Posted Under: freelancing,writer's diseases
I probably sounded a bit cranky in the note I sent that new writer. It wasn’t my intention, but it may have come off that way.
“I’m just now in the marketing phase of my freelance copywriting business. How can I get past the ‘no experience and small portfolio’ problem to even get people to call me? I need to get hired to get experience, but no one will hire me because I have no experience.”
I’ve seen a lot of writers go through this – for that matter, I went through it, though I didn’t let it slow me down – and I always feel like Patton, smacking the soldier who was worried about losing the war. I went for a walk around the block to calm down, then I replied:
“Under the circumstances, you should assume that no prospects will call you spontaneously (but you should be happily surprised if they do) and that YOU will have to go to prospects, either by cold calling or attending industry events or other avenues of contact. You should also put together a small Web site, but don’t sink big money into it, and don’t expect that the whole world will suddenly visit it.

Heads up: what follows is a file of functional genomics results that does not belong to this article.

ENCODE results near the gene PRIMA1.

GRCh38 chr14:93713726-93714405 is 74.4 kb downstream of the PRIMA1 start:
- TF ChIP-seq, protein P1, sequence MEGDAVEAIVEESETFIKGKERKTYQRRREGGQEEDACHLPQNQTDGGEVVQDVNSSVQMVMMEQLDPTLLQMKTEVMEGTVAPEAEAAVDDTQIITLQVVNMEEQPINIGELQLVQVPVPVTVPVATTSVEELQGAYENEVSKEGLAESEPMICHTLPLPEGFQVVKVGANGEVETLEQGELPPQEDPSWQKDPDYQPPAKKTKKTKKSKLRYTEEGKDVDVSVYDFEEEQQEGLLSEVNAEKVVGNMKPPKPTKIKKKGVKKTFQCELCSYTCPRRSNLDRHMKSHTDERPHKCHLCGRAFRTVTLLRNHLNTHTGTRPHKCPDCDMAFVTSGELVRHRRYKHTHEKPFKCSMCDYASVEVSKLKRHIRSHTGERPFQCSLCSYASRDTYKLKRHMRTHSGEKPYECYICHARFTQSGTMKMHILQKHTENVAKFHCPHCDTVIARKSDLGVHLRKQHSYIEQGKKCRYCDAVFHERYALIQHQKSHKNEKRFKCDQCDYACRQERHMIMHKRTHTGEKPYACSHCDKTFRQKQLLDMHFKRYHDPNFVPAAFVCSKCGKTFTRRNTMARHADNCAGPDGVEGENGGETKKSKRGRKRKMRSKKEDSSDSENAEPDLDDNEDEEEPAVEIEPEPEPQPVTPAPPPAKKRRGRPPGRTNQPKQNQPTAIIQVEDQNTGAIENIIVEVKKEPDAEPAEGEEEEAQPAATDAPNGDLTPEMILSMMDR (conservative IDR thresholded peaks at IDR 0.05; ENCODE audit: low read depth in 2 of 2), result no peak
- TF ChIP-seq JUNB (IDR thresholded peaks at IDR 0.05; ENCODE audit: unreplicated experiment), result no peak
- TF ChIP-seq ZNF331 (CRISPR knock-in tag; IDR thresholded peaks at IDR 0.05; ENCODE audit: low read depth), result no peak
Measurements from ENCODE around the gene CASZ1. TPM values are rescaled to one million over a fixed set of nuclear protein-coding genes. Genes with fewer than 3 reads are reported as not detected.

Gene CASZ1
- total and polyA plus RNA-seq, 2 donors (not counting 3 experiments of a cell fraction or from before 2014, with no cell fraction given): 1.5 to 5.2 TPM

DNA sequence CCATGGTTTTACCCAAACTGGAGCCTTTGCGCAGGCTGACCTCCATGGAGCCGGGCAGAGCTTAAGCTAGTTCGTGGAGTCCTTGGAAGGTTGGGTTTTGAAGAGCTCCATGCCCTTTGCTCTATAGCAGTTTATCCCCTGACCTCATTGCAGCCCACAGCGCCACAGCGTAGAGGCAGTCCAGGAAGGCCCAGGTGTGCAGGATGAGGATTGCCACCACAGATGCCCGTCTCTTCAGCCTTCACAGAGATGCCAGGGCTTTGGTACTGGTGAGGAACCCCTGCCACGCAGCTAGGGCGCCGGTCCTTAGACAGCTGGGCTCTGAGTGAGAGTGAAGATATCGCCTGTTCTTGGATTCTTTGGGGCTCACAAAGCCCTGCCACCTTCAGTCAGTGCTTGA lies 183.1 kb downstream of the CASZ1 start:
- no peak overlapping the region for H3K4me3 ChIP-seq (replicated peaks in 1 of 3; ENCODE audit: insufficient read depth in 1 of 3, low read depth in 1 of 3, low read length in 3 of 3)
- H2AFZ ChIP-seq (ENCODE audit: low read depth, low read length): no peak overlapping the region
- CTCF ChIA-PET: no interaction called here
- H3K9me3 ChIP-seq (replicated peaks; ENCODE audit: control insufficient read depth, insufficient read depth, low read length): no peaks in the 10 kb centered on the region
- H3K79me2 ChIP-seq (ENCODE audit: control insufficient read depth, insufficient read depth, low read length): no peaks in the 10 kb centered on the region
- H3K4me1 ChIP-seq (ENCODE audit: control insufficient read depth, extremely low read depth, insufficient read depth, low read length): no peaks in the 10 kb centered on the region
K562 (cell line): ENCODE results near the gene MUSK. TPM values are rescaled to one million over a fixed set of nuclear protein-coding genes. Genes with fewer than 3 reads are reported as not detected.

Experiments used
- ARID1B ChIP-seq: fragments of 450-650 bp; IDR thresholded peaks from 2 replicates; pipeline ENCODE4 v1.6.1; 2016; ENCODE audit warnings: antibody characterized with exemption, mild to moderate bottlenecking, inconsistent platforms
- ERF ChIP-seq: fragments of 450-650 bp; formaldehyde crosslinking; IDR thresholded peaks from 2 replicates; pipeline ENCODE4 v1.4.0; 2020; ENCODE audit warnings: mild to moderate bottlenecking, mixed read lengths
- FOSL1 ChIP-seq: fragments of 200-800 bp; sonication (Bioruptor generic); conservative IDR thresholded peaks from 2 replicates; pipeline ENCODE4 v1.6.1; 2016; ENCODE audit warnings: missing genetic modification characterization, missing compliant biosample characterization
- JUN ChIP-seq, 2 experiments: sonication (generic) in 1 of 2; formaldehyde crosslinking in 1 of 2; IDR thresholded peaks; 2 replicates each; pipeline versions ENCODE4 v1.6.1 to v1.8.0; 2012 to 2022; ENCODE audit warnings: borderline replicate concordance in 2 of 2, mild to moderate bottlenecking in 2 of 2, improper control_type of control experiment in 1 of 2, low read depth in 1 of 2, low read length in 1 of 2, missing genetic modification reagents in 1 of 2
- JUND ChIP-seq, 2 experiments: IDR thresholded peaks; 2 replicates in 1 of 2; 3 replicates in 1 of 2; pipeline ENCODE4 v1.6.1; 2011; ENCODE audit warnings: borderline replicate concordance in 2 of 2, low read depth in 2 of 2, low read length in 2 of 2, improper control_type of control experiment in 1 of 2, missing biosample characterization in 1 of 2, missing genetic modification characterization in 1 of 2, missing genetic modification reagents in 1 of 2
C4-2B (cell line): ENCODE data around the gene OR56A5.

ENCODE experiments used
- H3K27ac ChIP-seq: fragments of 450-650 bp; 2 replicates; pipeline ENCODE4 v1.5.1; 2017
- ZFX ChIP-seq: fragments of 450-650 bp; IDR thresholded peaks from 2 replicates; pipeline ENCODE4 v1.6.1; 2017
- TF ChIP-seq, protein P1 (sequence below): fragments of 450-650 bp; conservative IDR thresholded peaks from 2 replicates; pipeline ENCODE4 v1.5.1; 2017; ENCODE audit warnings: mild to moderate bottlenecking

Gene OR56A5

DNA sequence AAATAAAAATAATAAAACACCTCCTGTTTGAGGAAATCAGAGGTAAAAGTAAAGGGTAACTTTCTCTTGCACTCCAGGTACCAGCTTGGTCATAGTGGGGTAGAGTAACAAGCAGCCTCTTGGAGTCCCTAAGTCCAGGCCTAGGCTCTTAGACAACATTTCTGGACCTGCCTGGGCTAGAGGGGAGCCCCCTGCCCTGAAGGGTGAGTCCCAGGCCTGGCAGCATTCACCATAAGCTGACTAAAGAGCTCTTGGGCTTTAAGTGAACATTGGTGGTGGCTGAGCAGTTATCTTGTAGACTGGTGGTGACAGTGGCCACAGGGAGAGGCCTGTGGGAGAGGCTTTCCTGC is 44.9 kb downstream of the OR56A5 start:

“When you find the person who needs content, one of his/her first questions will be, ‘Can you show me some samples?’ That’s where your prior work comes in. Be sure it’s clean, presentable and easily accessible. Do NOT apologize for anything about it; samples are rarely a perfect fit to the prospect’s need, and if that need is great enough, and the prospect likes the way you present yourself, then s/he will decide whether it’s a good fit.”
Of course, there’s a lot I leave out – mostly because it’s up to the happy interaction between what man proposes and what the universe disposes – but this is one of the first steps in getting business. I want to shake a lot of good writers by the lapels and tell them this.
How do writers get your business?